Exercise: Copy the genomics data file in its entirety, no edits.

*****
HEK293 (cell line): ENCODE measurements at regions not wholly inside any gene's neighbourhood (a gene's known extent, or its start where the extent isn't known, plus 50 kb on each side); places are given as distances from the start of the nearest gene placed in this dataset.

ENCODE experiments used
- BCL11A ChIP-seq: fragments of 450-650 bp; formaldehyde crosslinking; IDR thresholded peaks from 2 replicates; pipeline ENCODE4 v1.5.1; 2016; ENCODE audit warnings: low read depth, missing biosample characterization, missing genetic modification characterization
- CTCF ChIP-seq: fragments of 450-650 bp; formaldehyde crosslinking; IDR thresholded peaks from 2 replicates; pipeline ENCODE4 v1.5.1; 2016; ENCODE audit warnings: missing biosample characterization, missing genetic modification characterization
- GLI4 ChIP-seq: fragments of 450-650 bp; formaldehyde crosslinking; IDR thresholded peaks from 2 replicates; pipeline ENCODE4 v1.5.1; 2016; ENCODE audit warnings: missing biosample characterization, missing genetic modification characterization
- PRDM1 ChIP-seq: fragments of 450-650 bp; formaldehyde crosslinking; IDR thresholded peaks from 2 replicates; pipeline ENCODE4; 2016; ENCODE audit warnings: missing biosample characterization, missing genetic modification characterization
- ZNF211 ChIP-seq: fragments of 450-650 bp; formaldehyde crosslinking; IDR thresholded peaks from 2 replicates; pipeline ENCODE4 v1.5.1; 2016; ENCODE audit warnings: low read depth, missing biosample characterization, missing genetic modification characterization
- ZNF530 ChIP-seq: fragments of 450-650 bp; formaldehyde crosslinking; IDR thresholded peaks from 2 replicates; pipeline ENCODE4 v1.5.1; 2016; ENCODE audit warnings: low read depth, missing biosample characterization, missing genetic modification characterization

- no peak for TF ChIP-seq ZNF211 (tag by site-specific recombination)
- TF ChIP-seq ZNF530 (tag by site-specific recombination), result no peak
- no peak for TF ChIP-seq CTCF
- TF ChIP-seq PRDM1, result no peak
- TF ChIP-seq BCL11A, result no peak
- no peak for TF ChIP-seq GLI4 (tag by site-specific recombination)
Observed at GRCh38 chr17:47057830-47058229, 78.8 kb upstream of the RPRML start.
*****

HEK293 (cell line): ENCODE measurements at regions not wholly inside any gene's neighbourhood (a gene's known extent, or its start where the extent isn't known, plus 50 kb on each side); places are given as distances from the start of the nearest gene placed in this dataset.

ENCODE experiments used
- BCL11A ChIP-seq: fragments of 450-650 bp; formaldehyde crosslinking; IDR thresholded peaks from 2 replicates; pipeline ENCODE4 v1.5.1; 2016; ENCODE audit warnings: low read depth, missing biosample characterization, missing genetic modification characterization
- CTCF ChIP-seq: fragments of 450-650 bp; formaldehyde crosslinking; IDR thresholded peaks from 2 replicates; pipeline ENCODE4 v1.5.1; 2016; ENCODE audit warnings: missing biosample characterization, missing genetic modification characterization
- GLI4 ChIP-seq: fragments of 450-650 bp; formaldehyde crosslinking; IDR thresholded peaks from 2 replicates; pipeline ENCODE4 v1.5.1; 2016; ENCODE audit warnings: missing biosample characterization, missing genetic modification characterization
- PRDM1 ChIP-seq: fragments of 450-650 bp; formaldehyde crosslinking; IDR thresholded peaks from 2 replicates; pipeline ENCODE4; 2016; ENCODE audit warnings: missing biosample characterization, missing genetic modification characterization
- ZNF211 ChIP-seq: fragments of 450-650 bp; formaldehyde crosslinking; IDR thresholded peaks from 2 replicates; pipeline ENCODE4 v1.5.1; 2016; ENCODE audit warnings: low read depth, missing biosample characterization, missing genetic modification characterization
- ZNF530 ChIP-seq: fragments of 450-650 bp; formaldehyde crosslinking; IDR thresholded peaks from 2 replicates; pipeline ENCODE4 v1.5.1; 2016; ENCODE audit warnings: low read depth, missing biosample characterization, missing genetic modification characterization

- no peak for TF ChIP-seq ZNF211 (tag by site-specific recombination)
- TF ChIP-seq ZNF530 (tag by site-specific recombination), result no peak
- no peak for TF ChIP-seq CTCF
- TF ChIP-seq PRDM1, result no peak
- TF ChIP-seq BCL11A, result no peak
- no peak for TF ChIP-seq GLI4 (tag by site-specific recombination)
Observed at GRCh38 chr17:47057830-47058229, 78.8 kb upstream of the RPRML start.